study.effect.prop <- simstudy.prop(n = 300, p.actual = 0.8, p.hypothesized = 0.75,
num.experiments = 2000, alternative = "greater", conf.level = 0.95, seed = 81)

print(study.effect.prop$sim.analysis.prop$p.value.summary)

##   reject.proportion non.reject.proportion
## 1             0.644                 0.356


#### Two Sample Proportions Test

Here we show the rates of Type II errors (non-rejected null hypotheses) and true positives for a two-sample proportions test.

study.effect.prop2 <- simstudy.prop2(nx = 500, ny = 500, px = 0.5, py = 0.45, num.experiments = 2000,
alternative = "greater", conf.level = 0.95, seed = 117)

print(study.effect.prop2$sim.analysis.prop2$p.value.summary)

##   reject.proportion non.reject.proportion
## 1            0.4685                0.5315


#### $$\chi^2$$ Squared Test of Goodness of Fit

Here we show the rate of Type II errors (non-rejected null hypotheses) and true positives for a $$\chi^2$$ test of goodness of fit.

study.effect.chisq.gf <- simstudy.chisq.test.gf(n = 100, values = LETTERS[1:5], actual.probs = c(0.3,
0.35, 0.15, 0.1, 0.1), hypothesized.probs = rep.int(x = 0.2, times = 5), num.experiments = 2000,
conf.level = 0.95, seed = 83)

print(study.effect.chisq.gf$sim.analysis$p.value.summary)

##    reject.proportion non.reject.proportion
## 1:            0.9965                0.0035


#### $$\chi^2$$ Squared Test of Independence

Here we show the rates of Type II errors (non-rejected null hypotheses) and true positives for a $$\chi^2$$ test of independence.

study.effect.chisq.ind <- simstudy.chisq.test.ind(n = c(300, 300), values = LETTERS[1:5],
probs = matrix(data = c(0.25, 0.25, 0.2, 0.2, 0.1, rep.int(x = 0.2, times = 5)),
nrow = 2, ncol = 5, byrow = T), num.experiments = 2000, conf.level = 0.95,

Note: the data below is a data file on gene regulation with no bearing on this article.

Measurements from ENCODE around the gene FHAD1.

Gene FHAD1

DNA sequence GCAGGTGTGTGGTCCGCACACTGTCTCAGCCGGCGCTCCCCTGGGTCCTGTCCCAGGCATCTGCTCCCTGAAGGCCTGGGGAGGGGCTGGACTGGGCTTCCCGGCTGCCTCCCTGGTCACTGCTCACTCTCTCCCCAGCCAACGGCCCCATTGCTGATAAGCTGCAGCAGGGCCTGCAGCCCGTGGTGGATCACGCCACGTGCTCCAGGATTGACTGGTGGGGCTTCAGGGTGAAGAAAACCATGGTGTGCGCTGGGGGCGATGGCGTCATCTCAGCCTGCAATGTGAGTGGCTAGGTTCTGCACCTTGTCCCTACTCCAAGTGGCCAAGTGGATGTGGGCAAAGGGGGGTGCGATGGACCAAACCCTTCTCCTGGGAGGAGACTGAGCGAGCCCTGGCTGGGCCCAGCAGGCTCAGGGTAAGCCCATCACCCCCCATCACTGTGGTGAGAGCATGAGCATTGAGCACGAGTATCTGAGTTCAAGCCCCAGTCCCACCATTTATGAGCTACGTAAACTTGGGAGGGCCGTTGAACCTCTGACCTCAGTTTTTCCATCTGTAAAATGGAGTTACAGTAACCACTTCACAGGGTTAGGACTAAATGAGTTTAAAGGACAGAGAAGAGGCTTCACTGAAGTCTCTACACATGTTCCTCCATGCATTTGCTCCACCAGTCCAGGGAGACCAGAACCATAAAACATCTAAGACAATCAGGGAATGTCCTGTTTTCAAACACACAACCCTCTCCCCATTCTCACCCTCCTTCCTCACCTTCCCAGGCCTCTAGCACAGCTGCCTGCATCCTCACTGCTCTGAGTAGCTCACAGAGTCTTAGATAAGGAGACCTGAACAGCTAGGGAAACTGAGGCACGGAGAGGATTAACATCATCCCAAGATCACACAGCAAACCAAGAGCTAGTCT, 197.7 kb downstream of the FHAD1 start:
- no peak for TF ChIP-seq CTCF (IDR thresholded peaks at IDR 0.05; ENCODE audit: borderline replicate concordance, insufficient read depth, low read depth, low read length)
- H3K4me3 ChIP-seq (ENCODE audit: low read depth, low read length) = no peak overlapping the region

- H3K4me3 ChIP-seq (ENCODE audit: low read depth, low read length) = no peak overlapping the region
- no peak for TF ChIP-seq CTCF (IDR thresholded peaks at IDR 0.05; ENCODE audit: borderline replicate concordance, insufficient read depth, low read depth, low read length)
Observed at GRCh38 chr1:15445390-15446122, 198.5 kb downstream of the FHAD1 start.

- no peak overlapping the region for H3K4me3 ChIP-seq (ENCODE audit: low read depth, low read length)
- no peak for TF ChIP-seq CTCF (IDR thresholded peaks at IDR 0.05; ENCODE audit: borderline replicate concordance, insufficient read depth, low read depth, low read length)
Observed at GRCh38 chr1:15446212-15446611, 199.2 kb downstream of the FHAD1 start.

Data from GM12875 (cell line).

seed = 8)

print(study.effect.chisq.ind$sim.analysis$p.value.summary)

##    reject.proportion non.reject.proportion
## 1:            0.8485                0.1515


#### Linear Regression

##### Estimated Coefficients

Here we show the rates of Type II errors (non-rejected null hypotheses) and true positives for a linear regression in which the Health.Score depends on the subject’s Weight.

study.effect.lm <- simstudy.lm(the.steps = c("Age ~ N(50,10)", "Weight ~ N(150, 10)",
"Health.Score ~ lm(40 + 0.1 * Age + 0.05 * Weight + N(0, 5))"), n = 100, num.experiments = 2000,
the.formula = Health.Score ~ Age + Weight, conf.level = 0.9, seed = 4)

print(study.effect.lm$sim.analysis$lm.p.summary)

##    Coefficient reject.proportion non.reject.proportion
## 1: (Intercept)            1.0000                0.0000
## 2:         Age            0.6245                0.3755
## 3:      Weight            0.2630                0.7370


#### Logistic Regression

Here we show the rates of Type II errors (non-rejected null hypotheses) and true positives for a logistic regression in which the Hospital status depends on the subject’s Weight.

glm.steps <- c("Age ~ N(50,10)", "Weight ~ N(170, 15)", "Hospital ~ logistic(-2 + 0.1 * (Age-50) + 0.08 * (Weight-170))")

study.effect.logistic <- simstudy.logistic(the.steps = glm.steps, n = 100, num.experiments = 2000,
the.formula = Hospital ~ Age + Weight, conf.level = 0.95, seed = 31)

print(study.effect.logistic$sim.analysis$logistic.p.summary)

##    Coefficient reject.proportion non.reject.proportion
## 1: (Intercept)            0.9990                0.0010
## 2:         Age            0.8990                0.1010
## 3:      Weight            0.9675                0.0325